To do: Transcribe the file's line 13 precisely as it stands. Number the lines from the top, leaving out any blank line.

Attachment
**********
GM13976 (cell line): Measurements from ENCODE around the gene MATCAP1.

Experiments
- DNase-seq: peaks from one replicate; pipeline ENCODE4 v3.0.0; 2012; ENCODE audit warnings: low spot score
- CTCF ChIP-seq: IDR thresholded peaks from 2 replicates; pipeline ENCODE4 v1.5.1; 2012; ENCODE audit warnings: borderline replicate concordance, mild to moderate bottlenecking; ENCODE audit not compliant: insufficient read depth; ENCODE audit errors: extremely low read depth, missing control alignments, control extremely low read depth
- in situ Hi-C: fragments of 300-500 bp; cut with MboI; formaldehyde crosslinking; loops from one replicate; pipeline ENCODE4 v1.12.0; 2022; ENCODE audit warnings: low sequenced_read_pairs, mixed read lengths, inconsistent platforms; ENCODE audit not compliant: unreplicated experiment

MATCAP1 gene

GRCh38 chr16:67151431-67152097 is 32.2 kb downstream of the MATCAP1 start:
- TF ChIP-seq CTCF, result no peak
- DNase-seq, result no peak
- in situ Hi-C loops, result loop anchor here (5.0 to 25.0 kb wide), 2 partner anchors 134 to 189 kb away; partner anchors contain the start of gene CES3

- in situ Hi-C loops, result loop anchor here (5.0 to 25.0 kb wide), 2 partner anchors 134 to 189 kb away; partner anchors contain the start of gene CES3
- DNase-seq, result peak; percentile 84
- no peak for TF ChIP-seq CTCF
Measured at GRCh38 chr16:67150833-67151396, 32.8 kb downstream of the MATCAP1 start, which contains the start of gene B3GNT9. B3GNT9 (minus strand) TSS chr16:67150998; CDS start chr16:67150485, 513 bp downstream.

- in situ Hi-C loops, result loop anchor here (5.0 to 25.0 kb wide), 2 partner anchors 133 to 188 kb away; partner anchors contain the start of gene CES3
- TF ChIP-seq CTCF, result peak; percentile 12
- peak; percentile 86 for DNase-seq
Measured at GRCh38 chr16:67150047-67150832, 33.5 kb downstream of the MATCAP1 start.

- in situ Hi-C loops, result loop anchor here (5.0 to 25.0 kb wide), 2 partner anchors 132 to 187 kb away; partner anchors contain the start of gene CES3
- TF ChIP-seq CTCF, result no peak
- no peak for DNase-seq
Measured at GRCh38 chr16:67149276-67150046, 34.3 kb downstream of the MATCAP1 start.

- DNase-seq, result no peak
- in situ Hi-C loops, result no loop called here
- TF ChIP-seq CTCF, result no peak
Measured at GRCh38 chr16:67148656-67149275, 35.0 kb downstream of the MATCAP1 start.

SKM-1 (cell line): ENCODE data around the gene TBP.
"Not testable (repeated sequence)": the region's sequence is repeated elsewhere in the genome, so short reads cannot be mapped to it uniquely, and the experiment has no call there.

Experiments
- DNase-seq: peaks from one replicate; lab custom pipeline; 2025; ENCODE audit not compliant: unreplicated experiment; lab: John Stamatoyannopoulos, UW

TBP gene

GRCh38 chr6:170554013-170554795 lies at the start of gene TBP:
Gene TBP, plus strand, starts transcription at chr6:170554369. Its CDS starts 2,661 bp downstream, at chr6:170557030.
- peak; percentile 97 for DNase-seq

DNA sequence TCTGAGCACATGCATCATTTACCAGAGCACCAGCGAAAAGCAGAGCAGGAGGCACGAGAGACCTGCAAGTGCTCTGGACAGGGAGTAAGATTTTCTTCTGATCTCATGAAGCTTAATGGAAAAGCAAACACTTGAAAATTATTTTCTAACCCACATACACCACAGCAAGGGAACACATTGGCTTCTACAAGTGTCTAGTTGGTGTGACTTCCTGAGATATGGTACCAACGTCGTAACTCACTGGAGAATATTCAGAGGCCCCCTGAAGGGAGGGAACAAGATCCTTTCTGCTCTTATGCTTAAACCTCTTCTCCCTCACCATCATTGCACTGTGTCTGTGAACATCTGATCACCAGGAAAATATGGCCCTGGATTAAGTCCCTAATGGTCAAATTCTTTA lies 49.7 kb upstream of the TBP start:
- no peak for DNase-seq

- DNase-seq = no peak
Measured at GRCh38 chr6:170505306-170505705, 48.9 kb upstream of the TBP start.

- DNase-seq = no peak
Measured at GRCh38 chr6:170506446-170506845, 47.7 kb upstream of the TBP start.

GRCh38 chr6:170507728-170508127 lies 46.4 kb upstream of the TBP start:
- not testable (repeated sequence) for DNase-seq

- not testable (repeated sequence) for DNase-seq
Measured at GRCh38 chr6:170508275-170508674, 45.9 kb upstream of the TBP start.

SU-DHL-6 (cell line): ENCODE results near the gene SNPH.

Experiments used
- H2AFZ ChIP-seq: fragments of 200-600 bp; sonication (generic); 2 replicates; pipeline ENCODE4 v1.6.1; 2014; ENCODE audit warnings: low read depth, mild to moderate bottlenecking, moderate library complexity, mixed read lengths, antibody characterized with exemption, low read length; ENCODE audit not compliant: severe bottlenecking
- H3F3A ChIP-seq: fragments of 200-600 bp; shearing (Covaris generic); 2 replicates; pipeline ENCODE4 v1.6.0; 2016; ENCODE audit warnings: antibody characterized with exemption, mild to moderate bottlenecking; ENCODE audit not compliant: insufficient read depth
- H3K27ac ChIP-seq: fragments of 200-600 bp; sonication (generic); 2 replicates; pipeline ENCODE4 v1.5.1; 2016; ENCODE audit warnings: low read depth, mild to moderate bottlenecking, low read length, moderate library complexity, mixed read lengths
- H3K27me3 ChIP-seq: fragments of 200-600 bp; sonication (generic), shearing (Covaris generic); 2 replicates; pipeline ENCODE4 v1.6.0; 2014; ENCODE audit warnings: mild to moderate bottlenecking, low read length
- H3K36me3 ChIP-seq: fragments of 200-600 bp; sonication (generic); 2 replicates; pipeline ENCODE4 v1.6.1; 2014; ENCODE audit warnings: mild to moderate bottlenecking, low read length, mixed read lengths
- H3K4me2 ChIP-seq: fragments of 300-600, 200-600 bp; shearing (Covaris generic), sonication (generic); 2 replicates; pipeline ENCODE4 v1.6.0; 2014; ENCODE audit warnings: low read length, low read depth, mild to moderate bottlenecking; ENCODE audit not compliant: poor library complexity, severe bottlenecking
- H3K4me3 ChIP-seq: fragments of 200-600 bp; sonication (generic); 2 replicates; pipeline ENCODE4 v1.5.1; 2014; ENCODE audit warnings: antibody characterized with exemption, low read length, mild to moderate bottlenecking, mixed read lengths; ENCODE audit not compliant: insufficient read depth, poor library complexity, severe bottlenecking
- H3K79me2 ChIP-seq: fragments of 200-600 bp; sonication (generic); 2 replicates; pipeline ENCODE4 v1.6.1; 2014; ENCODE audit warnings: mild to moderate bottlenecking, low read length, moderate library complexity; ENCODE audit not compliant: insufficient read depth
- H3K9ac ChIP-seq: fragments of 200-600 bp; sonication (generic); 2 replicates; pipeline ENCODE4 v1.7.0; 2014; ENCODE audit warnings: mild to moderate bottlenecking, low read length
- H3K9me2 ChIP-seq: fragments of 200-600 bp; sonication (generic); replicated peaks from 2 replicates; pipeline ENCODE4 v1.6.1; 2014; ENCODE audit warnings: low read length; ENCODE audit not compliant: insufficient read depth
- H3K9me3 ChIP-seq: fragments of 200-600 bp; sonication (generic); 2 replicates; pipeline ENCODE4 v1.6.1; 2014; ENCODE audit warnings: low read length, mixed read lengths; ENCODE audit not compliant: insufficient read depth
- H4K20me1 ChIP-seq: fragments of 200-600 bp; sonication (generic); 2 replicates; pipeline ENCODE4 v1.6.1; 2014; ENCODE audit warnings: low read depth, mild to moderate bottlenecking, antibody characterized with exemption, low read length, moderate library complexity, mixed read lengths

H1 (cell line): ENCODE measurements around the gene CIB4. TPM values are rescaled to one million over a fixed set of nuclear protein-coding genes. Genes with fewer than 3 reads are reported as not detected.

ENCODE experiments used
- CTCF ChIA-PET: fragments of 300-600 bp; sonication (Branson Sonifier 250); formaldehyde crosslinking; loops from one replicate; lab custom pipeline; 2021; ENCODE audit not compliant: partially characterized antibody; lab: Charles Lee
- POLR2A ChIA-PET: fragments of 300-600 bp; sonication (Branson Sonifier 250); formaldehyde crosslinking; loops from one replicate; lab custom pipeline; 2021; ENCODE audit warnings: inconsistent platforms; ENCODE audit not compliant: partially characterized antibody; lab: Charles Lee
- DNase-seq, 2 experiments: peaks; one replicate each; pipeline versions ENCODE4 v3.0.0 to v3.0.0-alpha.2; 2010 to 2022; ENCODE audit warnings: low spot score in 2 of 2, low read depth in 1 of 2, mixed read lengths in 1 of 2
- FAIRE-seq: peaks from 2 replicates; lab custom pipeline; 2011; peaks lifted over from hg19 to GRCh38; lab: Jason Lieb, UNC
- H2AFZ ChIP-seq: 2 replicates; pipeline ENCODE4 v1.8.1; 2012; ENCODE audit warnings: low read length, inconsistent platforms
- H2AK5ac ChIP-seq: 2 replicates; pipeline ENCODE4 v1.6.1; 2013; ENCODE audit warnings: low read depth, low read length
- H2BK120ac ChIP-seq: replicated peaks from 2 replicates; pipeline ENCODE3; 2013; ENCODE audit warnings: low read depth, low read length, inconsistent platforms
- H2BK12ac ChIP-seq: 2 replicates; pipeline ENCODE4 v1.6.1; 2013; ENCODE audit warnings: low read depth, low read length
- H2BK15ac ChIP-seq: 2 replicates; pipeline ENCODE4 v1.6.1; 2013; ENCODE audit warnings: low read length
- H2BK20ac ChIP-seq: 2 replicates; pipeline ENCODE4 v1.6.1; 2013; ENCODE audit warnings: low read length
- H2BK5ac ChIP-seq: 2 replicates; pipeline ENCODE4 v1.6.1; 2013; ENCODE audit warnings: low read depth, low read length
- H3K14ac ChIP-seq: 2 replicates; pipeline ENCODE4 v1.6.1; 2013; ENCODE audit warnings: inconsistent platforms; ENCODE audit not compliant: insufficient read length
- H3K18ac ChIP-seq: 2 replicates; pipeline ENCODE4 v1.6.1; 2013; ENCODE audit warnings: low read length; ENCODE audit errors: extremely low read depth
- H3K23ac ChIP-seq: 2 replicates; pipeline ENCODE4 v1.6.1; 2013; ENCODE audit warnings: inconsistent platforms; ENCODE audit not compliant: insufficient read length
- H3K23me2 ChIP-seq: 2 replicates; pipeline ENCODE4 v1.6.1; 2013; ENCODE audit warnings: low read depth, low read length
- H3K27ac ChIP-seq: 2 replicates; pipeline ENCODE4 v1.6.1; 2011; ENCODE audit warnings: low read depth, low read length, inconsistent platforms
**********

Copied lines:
- no peak for TF ChIP-seq CTCF